5 Rules for Dining Out in Vienna

Vienna is a city of rules. If you don’t do something right, you will be told. They may start off politely and ask what language they should upbraid you in, but then be prepared. My husband assures me that no, they’re not really yelling. It’s just the language. But if you don’t want the typical tourist experience, and you’d like to enjoy a dinner without tears or disappointment, then follow these five tips.

1. Take Your Time

The food here is supposed to be experienced. So, rather than the typical eat and leave before the kids go sideways, be prepared to spend a few hours at a restaurant. You’re supposed to eat slow, and talk a lot (think about how long those German words are!) and taste your food. Bring some crafts or coloring for the kids, and know that you may be there a while. Oh, and order wine. 

2. Reserve or Negotiate

“Mommy,” Squirrel said to me, as we passed an empty table with a small sign on it, “I know we’re in Austria because that table is reserved,” which sums up dining in Vienna. Don’t be surprised if you walk into a nearly empty restaurant and you get turned away because all the tables are reserved. It’s because they expect everyone to take hours to eat there. Or they don’t like you. Probably the latter. That said, if you explain that you’ll leave by 8 pm, before the reservations start arriving, and point to the kids, you can usually get squeezed in somewhere.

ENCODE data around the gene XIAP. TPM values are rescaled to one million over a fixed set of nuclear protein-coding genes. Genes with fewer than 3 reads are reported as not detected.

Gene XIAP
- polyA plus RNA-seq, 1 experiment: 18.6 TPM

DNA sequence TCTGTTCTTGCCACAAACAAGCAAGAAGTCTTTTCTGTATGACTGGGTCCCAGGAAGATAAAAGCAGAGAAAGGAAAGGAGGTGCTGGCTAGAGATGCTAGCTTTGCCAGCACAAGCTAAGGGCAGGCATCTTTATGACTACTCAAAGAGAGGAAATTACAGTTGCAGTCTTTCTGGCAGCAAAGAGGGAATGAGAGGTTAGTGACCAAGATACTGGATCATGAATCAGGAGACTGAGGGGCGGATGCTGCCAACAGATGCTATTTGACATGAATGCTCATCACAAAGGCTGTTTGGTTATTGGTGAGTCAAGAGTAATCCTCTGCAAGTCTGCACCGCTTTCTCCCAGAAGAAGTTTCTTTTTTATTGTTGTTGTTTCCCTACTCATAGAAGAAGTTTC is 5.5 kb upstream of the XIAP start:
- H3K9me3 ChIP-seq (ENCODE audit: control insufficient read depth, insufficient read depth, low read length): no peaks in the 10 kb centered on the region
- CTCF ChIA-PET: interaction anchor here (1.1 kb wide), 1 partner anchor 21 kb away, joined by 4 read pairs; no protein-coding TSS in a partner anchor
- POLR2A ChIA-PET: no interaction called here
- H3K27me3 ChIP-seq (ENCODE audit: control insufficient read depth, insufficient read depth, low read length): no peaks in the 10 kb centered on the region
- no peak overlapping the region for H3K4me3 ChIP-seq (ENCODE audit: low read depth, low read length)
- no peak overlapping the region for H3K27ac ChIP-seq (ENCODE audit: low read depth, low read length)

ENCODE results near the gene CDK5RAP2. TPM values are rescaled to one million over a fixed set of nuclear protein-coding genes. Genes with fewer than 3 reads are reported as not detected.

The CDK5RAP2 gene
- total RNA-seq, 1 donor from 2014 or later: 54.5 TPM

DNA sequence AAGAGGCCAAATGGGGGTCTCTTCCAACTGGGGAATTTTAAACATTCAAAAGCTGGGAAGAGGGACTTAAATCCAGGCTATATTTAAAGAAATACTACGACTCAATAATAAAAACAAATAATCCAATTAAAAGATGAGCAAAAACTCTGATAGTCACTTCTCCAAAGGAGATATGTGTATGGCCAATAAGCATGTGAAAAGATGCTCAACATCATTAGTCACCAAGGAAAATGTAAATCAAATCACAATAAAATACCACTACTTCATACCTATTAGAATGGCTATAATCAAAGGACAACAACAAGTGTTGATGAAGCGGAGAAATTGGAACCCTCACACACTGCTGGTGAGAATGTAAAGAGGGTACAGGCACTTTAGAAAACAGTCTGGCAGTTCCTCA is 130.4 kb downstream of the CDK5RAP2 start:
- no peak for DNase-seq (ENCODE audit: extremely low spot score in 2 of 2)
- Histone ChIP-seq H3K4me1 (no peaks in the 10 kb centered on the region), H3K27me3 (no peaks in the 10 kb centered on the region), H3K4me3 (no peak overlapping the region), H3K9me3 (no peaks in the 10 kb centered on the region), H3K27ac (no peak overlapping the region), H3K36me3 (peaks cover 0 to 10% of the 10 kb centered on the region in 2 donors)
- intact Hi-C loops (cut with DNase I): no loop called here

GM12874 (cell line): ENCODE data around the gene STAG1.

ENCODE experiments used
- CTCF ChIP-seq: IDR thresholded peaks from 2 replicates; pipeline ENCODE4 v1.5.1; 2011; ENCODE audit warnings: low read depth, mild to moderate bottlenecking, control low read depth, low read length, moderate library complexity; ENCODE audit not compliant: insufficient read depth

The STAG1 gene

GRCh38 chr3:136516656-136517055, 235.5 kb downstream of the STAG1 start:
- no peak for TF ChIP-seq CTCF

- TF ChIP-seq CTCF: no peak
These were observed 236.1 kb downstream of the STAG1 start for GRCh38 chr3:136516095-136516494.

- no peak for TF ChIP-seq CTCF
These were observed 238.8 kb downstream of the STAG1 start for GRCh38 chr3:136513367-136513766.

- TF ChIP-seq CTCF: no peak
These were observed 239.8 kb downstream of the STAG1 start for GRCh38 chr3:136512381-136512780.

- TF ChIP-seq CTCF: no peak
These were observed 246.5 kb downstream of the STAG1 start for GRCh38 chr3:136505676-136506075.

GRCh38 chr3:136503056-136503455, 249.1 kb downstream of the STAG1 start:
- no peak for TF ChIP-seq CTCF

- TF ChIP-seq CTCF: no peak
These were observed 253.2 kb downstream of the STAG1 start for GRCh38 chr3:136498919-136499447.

3. Be Definite

Waiters will not dote on you here. They don’t have to because they don’t work for tips. So be definite about what you want and, unless you are in a very pricey joint, if you need something you will need to flag them down. Like with semaphore. Which brings us to number 4.

4. Ask for Water

The only time you’ll get water “gratis” or free is when you order a coffee. And then it’s a thimble full. So you’ll not only need to ask for water, which you will be charged for, do not expect ice. If you’re with your family, ask for a bottle of tapwater, which is “eine flashe leichtungswasser” (pronounced E-nah Flash-a Like-toongs-Va-ser Bit-tah) otherwise you’re just going to get annoyed with the small water glasses that cost you a Euro each.

5. Tip Before You Pay

Tipping is usually done by rounding up the bill for smaller purchases in cafes, or up to 10% in restaurants. After you get the bill, you simply tell your waiter how much you want to pay, including tip. For example, if the bill comes to €4.15, it’s ok to pay €5.